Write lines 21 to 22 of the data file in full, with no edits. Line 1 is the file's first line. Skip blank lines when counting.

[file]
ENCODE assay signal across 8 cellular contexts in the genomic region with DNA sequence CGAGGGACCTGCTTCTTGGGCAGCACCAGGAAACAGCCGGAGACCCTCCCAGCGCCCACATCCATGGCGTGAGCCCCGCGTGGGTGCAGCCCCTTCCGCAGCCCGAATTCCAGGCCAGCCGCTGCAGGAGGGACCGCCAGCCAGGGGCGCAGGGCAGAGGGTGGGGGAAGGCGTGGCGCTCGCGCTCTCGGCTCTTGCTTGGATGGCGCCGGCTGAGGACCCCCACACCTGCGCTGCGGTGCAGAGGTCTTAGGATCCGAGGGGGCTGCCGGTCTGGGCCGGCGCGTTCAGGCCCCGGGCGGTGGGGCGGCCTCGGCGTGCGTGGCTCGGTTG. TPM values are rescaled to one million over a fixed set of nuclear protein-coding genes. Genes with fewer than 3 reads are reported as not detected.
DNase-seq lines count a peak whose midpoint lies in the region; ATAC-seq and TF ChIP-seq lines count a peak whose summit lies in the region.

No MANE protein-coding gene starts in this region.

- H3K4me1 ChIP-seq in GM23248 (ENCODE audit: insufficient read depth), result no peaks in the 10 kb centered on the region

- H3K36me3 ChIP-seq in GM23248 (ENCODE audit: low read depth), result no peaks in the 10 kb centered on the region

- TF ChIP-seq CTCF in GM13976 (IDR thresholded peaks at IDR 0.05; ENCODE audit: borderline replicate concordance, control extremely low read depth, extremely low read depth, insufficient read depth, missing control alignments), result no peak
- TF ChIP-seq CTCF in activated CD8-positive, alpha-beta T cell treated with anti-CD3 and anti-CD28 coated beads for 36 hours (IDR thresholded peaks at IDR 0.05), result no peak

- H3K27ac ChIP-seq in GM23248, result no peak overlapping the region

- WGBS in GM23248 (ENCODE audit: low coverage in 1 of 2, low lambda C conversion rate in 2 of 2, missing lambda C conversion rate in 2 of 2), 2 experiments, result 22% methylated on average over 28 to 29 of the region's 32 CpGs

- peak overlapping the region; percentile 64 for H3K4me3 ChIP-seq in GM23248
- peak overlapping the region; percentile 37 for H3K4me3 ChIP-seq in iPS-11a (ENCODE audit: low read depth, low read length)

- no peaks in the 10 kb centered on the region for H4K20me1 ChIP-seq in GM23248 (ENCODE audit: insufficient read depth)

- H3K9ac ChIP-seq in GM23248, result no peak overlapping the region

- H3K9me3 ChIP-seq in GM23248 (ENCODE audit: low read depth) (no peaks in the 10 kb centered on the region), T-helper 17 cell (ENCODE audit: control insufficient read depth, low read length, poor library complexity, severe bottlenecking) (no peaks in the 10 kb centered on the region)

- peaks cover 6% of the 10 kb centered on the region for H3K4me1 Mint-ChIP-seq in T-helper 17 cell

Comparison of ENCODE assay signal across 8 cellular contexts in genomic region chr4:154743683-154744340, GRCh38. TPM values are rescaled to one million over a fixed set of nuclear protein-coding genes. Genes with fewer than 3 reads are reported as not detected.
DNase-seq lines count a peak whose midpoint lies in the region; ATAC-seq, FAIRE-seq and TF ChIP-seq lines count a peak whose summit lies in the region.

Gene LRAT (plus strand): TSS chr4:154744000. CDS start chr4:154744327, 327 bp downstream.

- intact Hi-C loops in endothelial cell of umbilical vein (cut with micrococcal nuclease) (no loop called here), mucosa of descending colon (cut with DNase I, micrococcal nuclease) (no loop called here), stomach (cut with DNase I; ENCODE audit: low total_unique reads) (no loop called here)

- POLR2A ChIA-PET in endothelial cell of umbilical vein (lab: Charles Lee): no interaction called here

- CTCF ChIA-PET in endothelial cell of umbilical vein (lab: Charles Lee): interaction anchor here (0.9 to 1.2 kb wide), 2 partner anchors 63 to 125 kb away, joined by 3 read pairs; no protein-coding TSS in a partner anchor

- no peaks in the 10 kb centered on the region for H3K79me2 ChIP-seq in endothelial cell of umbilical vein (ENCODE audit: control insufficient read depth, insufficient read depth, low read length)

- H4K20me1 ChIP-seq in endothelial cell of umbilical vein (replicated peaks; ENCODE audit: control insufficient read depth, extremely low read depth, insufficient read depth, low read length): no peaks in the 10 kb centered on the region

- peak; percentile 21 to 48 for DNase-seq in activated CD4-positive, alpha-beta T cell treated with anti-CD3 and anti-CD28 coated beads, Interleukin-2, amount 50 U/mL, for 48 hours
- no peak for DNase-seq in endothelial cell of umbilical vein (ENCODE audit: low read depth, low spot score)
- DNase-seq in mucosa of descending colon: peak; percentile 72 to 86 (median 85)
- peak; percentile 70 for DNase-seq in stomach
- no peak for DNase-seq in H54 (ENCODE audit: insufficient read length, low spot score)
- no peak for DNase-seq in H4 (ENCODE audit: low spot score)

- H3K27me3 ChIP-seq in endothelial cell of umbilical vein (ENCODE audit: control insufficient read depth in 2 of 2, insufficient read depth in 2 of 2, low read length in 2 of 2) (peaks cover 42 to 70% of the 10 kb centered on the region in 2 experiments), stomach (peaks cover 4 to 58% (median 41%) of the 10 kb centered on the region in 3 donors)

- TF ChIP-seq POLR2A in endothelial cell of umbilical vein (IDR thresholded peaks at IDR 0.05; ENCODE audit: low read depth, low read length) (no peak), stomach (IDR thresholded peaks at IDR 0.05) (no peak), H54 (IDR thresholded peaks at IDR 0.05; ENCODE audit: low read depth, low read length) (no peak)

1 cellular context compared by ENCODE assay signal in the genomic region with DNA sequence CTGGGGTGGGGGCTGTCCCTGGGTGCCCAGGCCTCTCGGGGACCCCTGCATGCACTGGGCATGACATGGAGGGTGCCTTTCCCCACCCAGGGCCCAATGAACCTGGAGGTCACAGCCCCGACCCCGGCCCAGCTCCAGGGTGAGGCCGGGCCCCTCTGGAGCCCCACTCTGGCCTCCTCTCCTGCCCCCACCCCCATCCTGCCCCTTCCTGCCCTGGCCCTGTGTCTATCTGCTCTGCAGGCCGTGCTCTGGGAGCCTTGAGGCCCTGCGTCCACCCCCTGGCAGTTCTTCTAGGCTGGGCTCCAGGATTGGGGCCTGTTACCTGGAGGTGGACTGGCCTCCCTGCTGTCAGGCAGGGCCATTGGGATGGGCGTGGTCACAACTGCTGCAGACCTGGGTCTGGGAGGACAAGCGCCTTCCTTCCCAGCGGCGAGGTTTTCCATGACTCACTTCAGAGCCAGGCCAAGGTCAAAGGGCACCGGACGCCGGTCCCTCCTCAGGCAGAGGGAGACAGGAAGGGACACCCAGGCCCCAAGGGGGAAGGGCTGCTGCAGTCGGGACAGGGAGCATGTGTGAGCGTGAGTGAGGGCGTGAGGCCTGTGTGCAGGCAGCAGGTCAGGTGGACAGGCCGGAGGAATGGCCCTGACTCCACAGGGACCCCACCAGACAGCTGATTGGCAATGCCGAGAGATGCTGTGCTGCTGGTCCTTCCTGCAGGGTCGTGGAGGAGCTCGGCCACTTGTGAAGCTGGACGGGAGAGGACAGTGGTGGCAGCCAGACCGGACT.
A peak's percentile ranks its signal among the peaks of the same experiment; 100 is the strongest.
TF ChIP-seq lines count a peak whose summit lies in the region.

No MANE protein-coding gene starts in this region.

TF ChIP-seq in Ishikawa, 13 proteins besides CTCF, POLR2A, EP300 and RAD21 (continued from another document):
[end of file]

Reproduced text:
- CTCF ChIA-PET in endothelial cell of umbilical vein (lab: Charles Lee): interaction anchor here (0.9 to 1.2 kb wide), 2 partner anchors 63 to 125 kb away, joined by 3 read pairs; no protein-coding TSS in a partner anchor

- no peaks in the 10 kb centered on the region for H3K79me2 ChIP-seq in endothelial cell of umbilical vein (ENCODE audit: control insufficient read depth, insufficient read depth, low read length)